We had some freezing fog/drizzle the other day. Nothing to say here. It’s just so cool-looking, I thought I’d share this. These are branches of a ‘Miss Kim’ lilac. Winter weather does have its virtues!
Here in Iowa the days are still short and dreary. An unexpected storm is supposed to give us a few extra inches of snow today, and that follows a rainy weekend.
Even though spring still seems a long way off, you can make your yard sparkle in winter.
One way is to invest in some dwarf conifers. Grow a couple of rounded plants with a couple of columnar or cone-shaped varieties for a fun contrast that looks good all year.
Dress up your hanging baskets by stringing them in white lights. They’ll add holiday appeal during that season, and will continue to feel appropriate afterward.
Or add a splash of color by spray-painting the dead stems of your favorite perennials that are still in good shape.
Do you have tips for keeping your garden looking great in winter? Share them by commenting below! (Especially you lucky warm-climate gardeners who are enjoying fresh blooms right now.)
Better Homes and Gardens Test Garden manager Sandra Gerdes shared this photo of beautyberry (Callicarpa) after an ice storm.
Say you live in Zone 5 and experience cold winters. Shouldn’t affect your red oak, right? I mean, that’s a species that is cold tolerant down to Zone 3! But if it’s in a container, the otherwise-hardy tree is automatically more at risk in winter. That goes for shrubs and perennials, too, which need insulation for their roots. Fortunately, there are several solutions.
A little blizzard is rolling through Meredith headquarters (and much of the rest of the Midwest) as I write this; we’ve been blanketed with a good snowfall (it looked like about 18 inches as I shoveled this morning), there are strong 40-mph winds, and we have single-digit temperatures.
One consequence of this is it’s probably increasing my heating bill this month. Happily, though, I know some landscaping tricks that help save me money on my heating/cooling bills.
One is to plant a windbreak. While not a new concept (farmers have been doing it forever), an evergreen barrier on the north or east side of your property has the potential to significantly reduce the amount of heat that cold winter winds pull from your home.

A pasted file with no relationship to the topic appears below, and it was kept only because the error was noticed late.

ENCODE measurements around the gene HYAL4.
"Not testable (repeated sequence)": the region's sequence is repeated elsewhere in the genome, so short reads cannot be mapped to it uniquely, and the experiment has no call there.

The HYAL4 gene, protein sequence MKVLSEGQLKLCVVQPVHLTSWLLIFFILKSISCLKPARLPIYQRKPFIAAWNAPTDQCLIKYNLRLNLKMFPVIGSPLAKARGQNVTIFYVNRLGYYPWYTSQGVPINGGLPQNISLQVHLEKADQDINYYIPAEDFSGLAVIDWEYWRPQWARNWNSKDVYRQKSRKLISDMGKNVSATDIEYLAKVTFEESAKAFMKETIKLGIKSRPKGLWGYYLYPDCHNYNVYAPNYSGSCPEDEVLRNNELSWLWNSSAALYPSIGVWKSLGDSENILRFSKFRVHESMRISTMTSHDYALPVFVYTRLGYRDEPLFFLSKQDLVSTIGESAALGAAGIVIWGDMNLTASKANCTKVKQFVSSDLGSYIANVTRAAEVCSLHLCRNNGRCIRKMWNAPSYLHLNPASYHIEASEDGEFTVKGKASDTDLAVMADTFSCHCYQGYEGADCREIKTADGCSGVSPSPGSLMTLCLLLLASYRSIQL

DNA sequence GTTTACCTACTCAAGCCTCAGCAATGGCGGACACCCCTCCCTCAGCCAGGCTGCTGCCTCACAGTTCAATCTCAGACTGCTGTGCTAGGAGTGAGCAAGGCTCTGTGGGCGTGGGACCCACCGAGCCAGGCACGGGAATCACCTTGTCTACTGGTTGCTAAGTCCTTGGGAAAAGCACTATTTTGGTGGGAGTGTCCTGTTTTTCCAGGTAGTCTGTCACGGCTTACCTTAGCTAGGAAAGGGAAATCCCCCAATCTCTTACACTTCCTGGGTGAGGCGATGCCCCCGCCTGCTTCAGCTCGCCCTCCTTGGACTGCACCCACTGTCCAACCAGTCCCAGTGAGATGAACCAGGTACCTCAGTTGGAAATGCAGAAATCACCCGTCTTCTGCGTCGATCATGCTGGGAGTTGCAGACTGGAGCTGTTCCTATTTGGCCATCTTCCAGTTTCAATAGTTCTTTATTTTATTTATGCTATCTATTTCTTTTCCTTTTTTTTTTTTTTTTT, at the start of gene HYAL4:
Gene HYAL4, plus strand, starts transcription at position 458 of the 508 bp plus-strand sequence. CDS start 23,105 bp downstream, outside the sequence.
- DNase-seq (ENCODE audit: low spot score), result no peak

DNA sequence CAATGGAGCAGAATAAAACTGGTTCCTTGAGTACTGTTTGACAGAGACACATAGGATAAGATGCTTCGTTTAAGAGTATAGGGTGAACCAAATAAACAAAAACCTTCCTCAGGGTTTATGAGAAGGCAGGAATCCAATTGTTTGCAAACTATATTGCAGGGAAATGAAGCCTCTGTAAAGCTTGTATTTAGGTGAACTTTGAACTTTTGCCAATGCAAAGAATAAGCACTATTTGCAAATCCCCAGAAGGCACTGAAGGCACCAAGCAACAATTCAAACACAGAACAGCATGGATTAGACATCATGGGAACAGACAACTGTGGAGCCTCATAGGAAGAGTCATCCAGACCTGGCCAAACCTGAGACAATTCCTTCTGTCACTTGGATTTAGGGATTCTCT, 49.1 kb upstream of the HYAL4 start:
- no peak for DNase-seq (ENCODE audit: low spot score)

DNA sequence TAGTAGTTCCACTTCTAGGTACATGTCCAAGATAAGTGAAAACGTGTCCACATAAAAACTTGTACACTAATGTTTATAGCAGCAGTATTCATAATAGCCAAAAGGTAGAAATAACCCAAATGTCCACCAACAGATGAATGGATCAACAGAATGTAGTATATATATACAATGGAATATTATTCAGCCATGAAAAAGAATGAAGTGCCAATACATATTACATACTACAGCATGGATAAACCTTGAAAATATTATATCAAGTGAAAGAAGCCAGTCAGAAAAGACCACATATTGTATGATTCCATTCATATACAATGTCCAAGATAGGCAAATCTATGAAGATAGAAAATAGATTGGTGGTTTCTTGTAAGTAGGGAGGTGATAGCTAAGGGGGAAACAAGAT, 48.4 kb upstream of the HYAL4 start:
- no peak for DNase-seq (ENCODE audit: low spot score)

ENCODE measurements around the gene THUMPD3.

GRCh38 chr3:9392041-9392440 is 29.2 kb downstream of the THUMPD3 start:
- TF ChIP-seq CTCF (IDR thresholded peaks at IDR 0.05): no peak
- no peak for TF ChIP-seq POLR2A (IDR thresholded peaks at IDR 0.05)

If you don’t have the space for a windbreak, consider a berm. It can create a pocket of insulating air space around your home’s foundation. Plant on it and you’ve also created a little extra privacy in your landscape.
How much can it save you? Many experts say 5 to 25 percent, depending on a number of factors. Couple that with the fact that attractive landscaping adds to your home’s value, and it seems like a pretty good deal, eh?
My houseplants are well-watered and my good dogs are fed and walked, so I toss another log on the fire and pick up a book from the pile beside my bed to bolster my spirits from the plummeting temperatures outside. The book I grab just so happens to be Hal Borland’s Sundial of the Seasons (1964, Lippincott). This satisfying book contains 365 of Borland’s outdoor essays from The New York Times, one for each day of the year; and because Borland prefers the natural year to the calendar year, he begins with the vernal equinox, when “April whispers from the hilltop, even as March goes whistling down the valley,” and ends with the passing of “the long nights when the moon rides high over a cold and brittle white-world.” Borland was the Verlyn Klinenborg of his day, writing from his farm in Connecticut’s lower Berkshire Hills (plus, he’s the author of a book I loved as a young adult, The Dog Who Came to Stay). I’ve been reading each day’s essay from Sundial of the Seasons since I picked up the book, so I thought I’d share an eloquent entry from this week, for the first day of December: ”December is a blizzard in Wyoming and a gale on the Lakes and the Berkshires frosted like a plate of cupcakes. It’s fir trees going to the cities by the truckload, and red ribbon by the mile and tinsel everywhere. It’s so many days until You-Know-When. It’s the Winter solstice and the shortest day, and it’s a snow shovel and galoshes and a muffler round the neck. It’s 30 below in Medicine Hat. December is the hungry owl and the fugitive rabbit. the woodchuck abed and the crow all alone in the pasture. It’s soup in the kettle and a log in the fireplace and long wool socks. It’s a wind at the door and a whisper in the air and a hush on the evening when the carols are sung.” I feel warmer already.